This is a photo of the Berlin Wall which separated Soviet-controlled East Germany from West Germany. It was erected in 1961 during a period in history called The Cold War, and was finally destroyed by the people in 1989. A monstruous symbol of rampant egos, of man’s inability to understand or accept difference in others’ views and ways of life. Intolerance leads to fear and hatred if we let if fester in our hearts. I still find myself tutting with disapproval at a naughty child, or rolling my eyes at my husband’s ways of doing things (cos I know better, right? or so I think!). The bright colours of the wall don’t dim the sadness of separation which many families had to endure during that time. Now 27 years later, in 2016, we have secure walls and fences in Calais, northern France and encampments in other countries, to keep refugees out of Europe. Please, let’s not build any more walls between us. We’re all different. Let’s just get on with it, lead peaceful productive lives for the good of all.
Being thankful is a major way to show love and kindness to ourselves. By positively changing the way we view and react to people and events, we tap into our inner core of compassion. A few years ago, I was given a book on gratitude by a friend. It immediately made me realise how negatively I had viewed the world around me up until that point. I had been so self-centred, trying to control every aspect of my life, with any deviations from this plan resulting in “chaos” as I saw it. I took Continue reading
This poem first appeared in Fibromyalgia Magazine in August 2016. If you’re in pain today, whether that be physical, mental, emotional or spiritual, try a distraction technique until the worst of it passes…………….
“Embrace sorrowful thoughts for they
sweep the house of your heart clean,
scatter the withered leaves and pull out
the twisted roots, preparing the ground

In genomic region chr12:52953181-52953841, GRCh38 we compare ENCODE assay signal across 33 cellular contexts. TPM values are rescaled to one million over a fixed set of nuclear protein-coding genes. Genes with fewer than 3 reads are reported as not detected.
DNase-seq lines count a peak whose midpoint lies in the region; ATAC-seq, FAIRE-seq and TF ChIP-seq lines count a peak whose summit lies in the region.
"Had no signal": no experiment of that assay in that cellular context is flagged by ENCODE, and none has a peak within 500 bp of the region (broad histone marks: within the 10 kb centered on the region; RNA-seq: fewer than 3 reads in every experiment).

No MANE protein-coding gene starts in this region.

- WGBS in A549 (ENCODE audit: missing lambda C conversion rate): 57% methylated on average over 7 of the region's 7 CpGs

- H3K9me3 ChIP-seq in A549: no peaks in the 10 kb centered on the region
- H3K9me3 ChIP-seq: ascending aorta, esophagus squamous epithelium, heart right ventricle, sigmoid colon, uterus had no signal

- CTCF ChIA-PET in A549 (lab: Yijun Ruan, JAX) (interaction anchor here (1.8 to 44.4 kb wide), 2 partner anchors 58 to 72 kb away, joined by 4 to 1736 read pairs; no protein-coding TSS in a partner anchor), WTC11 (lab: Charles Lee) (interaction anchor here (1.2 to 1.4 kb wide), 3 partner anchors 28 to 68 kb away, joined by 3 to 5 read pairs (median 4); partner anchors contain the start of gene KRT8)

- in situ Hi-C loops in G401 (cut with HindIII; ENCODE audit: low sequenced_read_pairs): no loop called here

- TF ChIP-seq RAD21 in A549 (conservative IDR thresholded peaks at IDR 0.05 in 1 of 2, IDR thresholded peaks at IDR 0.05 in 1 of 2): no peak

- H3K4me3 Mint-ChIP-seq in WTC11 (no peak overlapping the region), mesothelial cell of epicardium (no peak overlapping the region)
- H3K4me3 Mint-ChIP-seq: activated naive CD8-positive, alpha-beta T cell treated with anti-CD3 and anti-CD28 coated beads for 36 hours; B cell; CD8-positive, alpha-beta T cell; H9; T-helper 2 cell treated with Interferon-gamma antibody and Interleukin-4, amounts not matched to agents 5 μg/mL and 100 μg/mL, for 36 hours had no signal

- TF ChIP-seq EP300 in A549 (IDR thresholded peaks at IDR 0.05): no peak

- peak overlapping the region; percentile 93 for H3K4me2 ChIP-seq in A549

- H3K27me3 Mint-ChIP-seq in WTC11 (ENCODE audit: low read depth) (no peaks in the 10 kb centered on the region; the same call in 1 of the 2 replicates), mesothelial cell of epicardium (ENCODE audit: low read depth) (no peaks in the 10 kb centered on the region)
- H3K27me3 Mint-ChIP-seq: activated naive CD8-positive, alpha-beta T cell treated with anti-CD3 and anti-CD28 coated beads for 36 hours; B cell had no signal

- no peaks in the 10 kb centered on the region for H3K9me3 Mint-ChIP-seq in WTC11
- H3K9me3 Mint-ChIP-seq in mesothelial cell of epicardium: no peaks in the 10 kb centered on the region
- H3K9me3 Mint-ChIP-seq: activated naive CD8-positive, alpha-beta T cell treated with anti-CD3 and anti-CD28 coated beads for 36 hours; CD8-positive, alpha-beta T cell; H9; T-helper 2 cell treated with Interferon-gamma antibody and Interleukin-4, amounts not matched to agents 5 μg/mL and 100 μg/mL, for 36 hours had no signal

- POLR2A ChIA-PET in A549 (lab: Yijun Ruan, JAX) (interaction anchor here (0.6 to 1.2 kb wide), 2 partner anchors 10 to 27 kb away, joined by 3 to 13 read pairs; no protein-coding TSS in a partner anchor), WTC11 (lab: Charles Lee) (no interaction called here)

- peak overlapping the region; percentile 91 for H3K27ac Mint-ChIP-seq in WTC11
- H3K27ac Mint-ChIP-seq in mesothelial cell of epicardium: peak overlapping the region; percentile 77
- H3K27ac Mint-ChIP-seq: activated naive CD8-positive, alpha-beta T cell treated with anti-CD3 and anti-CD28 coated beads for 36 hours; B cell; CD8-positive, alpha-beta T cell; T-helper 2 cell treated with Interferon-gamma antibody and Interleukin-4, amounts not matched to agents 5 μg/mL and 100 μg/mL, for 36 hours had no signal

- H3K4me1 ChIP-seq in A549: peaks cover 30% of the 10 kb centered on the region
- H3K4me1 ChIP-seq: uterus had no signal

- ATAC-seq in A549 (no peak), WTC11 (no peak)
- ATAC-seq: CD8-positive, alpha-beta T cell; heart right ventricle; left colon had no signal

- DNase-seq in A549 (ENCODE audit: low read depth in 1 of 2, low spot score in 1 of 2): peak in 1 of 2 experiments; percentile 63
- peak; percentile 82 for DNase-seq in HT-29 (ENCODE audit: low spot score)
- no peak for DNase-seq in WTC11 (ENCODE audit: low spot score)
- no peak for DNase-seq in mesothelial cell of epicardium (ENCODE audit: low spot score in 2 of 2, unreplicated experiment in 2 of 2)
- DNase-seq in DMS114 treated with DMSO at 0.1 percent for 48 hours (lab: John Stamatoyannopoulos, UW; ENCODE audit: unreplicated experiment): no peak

for the new shoots of joy.” Rumi.
Rumi was a 13thC Persian poet and theologian. He was a weaver to trade, and his words weave the Divine into our hearts. Put simply, the message of this extract from one of his poems (Rumi’s Little Book of Life, Hampton Roads Publishing) is that we cannot really appreciate the ‘good’ things in life without having experienced some of the ‘bad’. I’ve had many times in my life when I’ve felt completely unable to cope through the bad times. It’s often only with hindsight that we can see the benefits which they bring.
To give you an example, I had a teaching job many years ago where I was very unhappy. I hated the school: I found the pupils rude and uncontrollable; my boss was hyper-critical and all this eroded my confidence, which spiralled me down into depression. The effort it took to get out of bed in the morning and put myself through another day was immense. I was a mass of anxiety. I would cry every day driving home after school had finished. My husband wanted to go to the Head Teacher and complain. He wanted to take away my pain, but he couldn’t. So I put in my time, I applied for other jobs, I wrote down three things each day which had been positive. Three months later I had a job at a promoted level in a new school in which I felt completely comfortable. I appreciated being there so much, and I know if I hadn’t experienced the former I probably wouldn’t had felt such appreciation.
So, today, just today, meet life’s challenges head on, because they’re given to you for a reason. And remember – you’re always stronger than you think. Much love x
I wanted to share this poem by Wendy Stern from her posthumous collection, Kshanti Poems, courtesy of www.PoetrySpace.co.uk
Trapped on the inside
Life came to me today,…
Through my window,
All feathers and passion,
With more colour, intensity, swiftness and determination
Than perhaps I’ve ever known before.
It perched, finally,
Trapped on the inside for once,
And it looked at me.
I spoke to it, calming it,
And then I set it free.
Life came to me today,
Trapped on the inside for once.
I set it free…